Purposeful Parenting: When Parenting Isn’t Fun

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Purposeful Parenting: When Parenting Isn’t Fun

Most days I am so happy to be a stay at home mom. I love my kids, I love spending time with them and I love being able to have an influence over their lives. There are those days, though, that can really get to me.

Yesterday was one of them.

My teenage son has Asperger’s Syndrome (an autism spectrum disorder), and while he has made HUGE strides in many areas, there are some days when he is highly agitated. When we start the day off in that way, it never goes very well. He is irritated by everything and everyone and has no problem letting us know.

After a pretty calm day considering my son’s state, my husband and I left for our weekly date night. Most date nights we leave our children at home for a few hours with my oldest daughter in charge. Our teenage son is left with strict instructions for what he can and cannot do, and those things primarily consist of staying in his room to watch a movie or play his Wii.

I’m not sure if this is true of other children with Aspergers, but at least with my son, it’s as if he forgets everything we have ever taught him and every morning he starts with a fresh slate. We have to remind him daily about the appropriate way to interact with family members, but last night I forgot to remind him of the date night rules.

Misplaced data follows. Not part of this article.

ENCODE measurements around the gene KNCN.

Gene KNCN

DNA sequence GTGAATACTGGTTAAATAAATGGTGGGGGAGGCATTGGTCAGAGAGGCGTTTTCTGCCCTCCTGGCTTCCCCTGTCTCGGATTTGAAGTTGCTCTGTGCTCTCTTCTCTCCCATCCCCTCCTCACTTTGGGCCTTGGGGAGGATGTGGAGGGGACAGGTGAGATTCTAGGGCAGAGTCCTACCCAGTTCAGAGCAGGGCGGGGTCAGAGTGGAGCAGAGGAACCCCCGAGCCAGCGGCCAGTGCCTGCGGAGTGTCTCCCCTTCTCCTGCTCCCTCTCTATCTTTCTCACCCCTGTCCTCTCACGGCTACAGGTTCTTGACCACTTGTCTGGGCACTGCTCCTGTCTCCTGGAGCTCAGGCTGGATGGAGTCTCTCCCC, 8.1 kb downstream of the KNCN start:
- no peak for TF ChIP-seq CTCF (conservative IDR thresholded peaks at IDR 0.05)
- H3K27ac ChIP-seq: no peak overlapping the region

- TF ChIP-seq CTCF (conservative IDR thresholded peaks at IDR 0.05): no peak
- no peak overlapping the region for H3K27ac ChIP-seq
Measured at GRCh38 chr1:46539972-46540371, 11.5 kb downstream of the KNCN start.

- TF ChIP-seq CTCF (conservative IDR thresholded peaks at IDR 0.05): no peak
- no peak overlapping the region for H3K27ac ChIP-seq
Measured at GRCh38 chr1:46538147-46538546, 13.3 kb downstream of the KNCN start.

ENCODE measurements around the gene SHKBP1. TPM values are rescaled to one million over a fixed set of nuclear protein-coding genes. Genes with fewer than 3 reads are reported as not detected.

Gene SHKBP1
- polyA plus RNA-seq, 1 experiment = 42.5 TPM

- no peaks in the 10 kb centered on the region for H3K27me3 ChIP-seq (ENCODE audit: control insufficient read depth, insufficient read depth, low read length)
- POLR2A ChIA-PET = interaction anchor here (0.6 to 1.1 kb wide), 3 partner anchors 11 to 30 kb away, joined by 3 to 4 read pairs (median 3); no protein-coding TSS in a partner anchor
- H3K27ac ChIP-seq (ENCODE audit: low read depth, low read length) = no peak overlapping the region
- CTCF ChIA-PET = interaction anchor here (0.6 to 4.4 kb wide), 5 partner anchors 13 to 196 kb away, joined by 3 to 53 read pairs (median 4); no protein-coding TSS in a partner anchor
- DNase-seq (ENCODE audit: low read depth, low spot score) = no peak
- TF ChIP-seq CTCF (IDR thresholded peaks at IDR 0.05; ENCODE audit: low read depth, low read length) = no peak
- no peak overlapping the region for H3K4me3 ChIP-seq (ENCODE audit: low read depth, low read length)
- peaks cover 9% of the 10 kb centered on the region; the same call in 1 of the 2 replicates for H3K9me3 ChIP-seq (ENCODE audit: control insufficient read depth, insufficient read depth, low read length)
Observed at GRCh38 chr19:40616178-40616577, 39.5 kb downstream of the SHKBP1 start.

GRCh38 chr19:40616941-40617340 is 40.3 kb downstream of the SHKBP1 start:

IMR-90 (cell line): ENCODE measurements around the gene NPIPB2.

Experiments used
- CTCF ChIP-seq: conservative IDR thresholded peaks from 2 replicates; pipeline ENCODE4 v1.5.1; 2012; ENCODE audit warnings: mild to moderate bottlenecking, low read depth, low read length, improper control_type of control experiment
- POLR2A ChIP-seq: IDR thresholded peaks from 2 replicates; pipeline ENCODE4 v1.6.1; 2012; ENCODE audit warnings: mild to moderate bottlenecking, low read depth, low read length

About an hour into our date, I called to see how things were going. My 11 year old daughter answered the phone crying, and when I asked what had happened she told me that her older brother had tried to get her to stop using the computer and when she did not comply (because she was following my instructions and did not need to), he turned off the computer.

Of course, this left my daughter very upset and resulted in the two of them shouting at each other, my daughter crying and us having to return home from our date to get everyone calmed down. I have to admit, I did not handle the conversation with my son as well as I would have liked. I participated in the shouting as well, but within a few minutes I was able to calm everyone down, have them ask each other’s forgiveness and move on. (Of course, dear son ended up with a consequence of doing his sister’s chores for the week.)

In moments like these, I wish so badly that we didn’t have to deal with the problems associated with Aspergers. The emotional drain of dealing with special needs is just exhausting and frustrating. I feel angry that my son behaved the way he did and that we had to end our date. I feel angry that we are limited in a lot of ways because of what my son deals with.

But then I remember that God gave me this child and He will enable me to parent him. Many parents can’t leave their special needs children even for a short time without arranging childcare. Some parents can’t have a conversation that their children can understand. I remember and I am thankful for what we do have.

So I will start again today asking for God’s grace and wisdom in caring for these children and thank Him that His mercies are new every morning.


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  1. Mary Ann Scholl says

    I can not remember where I saw these following words, but sometimes when our children are trying to our souls, it lifts us back up to remember how important they are in God’s eyes. I am not saying it is always easy to be a mom, because every mother knows that it is not always easy! Hang in there. Know that your son’s condition is very trying on you, him, his father, and his sibling at times. Thinking of you and wishing you peace in your journey of raising your children.